Telus claims to have met Trudeau government’s rate cut plan

Telus and its affiliated brands have placed a "True North Affordability" stamp on their websites

The great Canadian debate about rates and how much bang for our buck we’re getting from our cellphone providers should really start to heat up.

Telus and its affiliated brands Public Mobile and Koodo have placed what they’re calling a “True Affordability” stamp on their websites, getting a jump on regulatory hearings this week that could open the door to more small competitors in Canada’s wireless industry, forcing the big players to cut rates and improve services.

A promise made by Prime Minister Justin Trudeau during the election campaign was to slash cellphones rates by 25 per cent, which he claimed would save a family of four an average of $1,000 per year.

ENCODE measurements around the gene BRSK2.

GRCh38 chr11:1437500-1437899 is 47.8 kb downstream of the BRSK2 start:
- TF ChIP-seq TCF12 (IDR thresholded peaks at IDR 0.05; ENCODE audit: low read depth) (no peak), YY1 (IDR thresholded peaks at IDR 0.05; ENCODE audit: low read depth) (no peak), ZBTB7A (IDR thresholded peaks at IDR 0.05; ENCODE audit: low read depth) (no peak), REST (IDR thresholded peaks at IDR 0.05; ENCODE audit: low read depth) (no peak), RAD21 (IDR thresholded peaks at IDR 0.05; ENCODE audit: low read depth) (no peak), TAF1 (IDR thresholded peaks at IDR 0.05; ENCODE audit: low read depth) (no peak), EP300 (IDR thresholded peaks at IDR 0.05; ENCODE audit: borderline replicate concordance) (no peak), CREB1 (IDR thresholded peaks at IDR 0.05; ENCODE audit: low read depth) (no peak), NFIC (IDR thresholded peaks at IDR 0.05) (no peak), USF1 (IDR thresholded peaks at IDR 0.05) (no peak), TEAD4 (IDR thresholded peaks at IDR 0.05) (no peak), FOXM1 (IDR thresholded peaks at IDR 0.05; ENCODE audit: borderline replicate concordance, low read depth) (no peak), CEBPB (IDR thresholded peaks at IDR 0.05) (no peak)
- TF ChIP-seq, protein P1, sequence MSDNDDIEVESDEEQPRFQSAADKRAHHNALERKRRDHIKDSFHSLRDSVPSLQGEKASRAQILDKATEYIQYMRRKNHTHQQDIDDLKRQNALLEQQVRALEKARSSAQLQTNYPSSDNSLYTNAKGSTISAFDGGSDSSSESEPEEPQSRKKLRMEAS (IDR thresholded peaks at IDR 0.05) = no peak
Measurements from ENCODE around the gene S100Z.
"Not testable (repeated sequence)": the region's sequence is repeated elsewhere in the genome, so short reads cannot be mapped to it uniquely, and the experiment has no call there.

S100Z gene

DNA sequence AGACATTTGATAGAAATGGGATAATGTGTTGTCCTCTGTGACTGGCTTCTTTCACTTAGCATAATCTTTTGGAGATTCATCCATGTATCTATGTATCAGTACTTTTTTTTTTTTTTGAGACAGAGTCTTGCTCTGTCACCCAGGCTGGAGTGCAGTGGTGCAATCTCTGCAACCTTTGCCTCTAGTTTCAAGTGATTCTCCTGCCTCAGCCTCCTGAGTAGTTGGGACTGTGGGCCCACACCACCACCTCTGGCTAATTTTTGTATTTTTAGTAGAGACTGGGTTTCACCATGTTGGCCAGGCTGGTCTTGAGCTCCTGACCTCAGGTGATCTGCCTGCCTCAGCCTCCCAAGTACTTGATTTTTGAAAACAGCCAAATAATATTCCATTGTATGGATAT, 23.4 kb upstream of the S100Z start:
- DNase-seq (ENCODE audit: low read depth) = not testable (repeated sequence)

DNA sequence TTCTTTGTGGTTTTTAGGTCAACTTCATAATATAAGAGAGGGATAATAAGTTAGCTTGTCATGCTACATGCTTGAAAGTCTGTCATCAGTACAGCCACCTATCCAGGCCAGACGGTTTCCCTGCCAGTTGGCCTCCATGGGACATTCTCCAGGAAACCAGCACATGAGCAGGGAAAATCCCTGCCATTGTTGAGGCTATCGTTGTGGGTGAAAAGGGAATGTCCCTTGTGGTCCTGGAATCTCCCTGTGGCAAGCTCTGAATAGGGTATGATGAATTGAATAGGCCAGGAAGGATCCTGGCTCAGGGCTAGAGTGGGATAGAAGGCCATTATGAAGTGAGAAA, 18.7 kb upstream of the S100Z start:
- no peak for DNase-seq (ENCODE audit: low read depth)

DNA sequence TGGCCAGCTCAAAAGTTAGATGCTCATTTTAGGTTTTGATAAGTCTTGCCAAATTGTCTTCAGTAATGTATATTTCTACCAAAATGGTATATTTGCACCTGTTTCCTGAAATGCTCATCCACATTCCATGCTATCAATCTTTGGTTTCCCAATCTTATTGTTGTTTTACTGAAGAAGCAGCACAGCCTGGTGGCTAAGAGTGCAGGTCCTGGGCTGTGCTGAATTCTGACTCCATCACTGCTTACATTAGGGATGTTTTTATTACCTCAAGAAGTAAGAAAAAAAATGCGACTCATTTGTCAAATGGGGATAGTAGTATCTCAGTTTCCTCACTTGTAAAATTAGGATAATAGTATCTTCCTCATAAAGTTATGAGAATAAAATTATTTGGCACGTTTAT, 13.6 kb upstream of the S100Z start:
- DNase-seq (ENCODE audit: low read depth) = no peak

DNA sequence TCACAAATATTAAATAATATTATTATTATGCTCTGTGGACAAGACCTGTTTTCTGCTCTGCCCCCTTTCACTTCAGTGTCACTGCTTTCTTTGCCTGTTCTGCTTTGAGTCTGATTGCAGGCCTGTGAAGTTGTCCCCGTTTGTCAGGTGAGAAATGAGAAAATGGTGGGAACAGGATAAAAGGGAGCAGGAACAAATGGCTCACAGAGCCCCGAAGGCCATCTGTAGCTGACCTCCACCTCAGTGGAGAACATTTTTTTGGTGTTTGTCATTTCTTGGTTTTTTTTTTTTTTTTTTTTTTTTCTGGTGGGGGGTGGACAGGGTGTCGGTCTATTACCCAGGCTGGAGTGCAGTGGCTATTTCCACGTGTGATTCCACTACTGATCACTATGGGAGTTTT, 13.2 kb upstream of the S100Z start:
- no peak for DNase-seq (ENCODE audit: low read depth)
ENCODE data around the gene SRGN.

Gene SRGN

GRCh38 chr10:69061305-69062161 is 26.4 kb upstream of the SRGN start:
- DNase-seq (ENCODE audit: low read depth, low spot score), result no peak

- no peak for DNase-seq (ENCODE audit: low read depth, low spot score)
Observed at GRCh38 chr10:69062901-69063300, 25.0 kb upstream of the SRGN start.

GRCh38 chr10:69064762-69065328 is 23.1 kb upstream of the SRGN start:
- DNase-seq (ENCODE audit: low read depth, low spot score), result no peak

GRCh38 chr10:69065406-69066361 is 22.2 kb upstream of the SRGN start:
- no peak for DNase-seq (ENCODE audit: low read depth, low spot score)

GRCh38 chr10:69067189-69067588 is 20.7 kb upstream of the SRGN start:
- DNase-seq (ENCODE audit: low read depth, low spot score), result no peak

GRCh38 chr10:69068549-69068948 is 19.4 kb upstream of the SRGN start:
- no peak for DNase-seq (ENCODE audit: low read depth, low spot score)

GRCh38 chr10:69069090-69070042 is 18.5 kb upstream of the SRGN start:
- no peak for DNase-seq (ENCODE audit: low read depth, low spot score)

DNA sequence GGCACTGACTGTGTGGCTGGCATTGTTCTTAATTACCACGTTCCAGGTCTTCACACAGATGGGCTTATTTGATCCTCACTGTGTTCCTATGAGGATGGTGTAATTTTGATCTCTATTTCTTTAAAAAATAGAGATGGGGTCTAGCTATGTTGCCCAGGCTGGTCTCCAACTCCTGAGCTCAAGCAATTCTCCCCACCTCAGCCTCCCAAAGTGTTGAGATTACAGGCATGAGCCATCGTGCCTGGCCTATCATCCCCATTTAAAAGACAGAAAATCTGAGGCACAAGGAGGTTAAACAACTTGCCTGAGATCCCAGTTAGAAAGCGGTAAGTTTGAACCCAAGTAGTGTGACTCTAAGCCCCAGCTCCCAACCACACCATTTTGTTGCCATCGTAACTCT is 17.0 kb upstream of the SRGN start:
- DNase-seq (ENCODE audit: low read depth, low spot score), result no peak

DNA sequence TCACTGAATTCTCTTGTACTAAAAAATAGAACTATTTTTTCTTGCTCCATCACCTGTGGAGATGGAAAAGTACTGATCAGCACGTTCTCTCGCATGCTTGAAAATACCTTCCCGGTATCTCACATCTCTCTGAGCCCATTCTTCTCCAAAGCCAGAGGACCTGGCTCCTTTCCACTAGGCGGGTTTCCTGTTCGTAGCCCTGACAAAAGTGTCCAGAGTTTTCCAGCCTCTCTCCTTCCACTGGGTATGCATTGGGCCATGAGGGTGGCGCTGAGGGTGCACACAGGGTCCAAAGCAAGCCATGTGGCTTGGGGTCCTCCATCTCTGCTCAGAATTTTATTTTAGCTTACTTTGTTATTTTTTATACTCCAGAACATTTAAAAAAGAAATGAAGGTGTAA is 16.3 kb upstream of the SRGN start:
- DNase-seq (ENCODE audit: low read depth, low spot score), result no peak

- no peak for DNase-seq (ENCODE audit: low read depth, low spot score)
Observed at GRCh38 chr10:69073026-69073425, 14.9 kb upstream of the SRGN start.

Telus, Public Mobile and Kodo claim to have already exceeded the Liberals pledge based on a 2018 pricing comparison model.

However, the tune being sung by federal Industry Minister Navdeep Bains goes like this. He views the starting point for cuts as mid-December 2019 when the PM gave him a mandate to ensure prices go down.

Telus and its affiliates provide links to the rate-cut proposals outlined by the Liberals last fall.

Prices in Canada’s mobile wireless market declined by an average of 28 per cent from 2016 to 2018, according to a 2019 report from the Canadian Radio-television and Telecommunications Commission.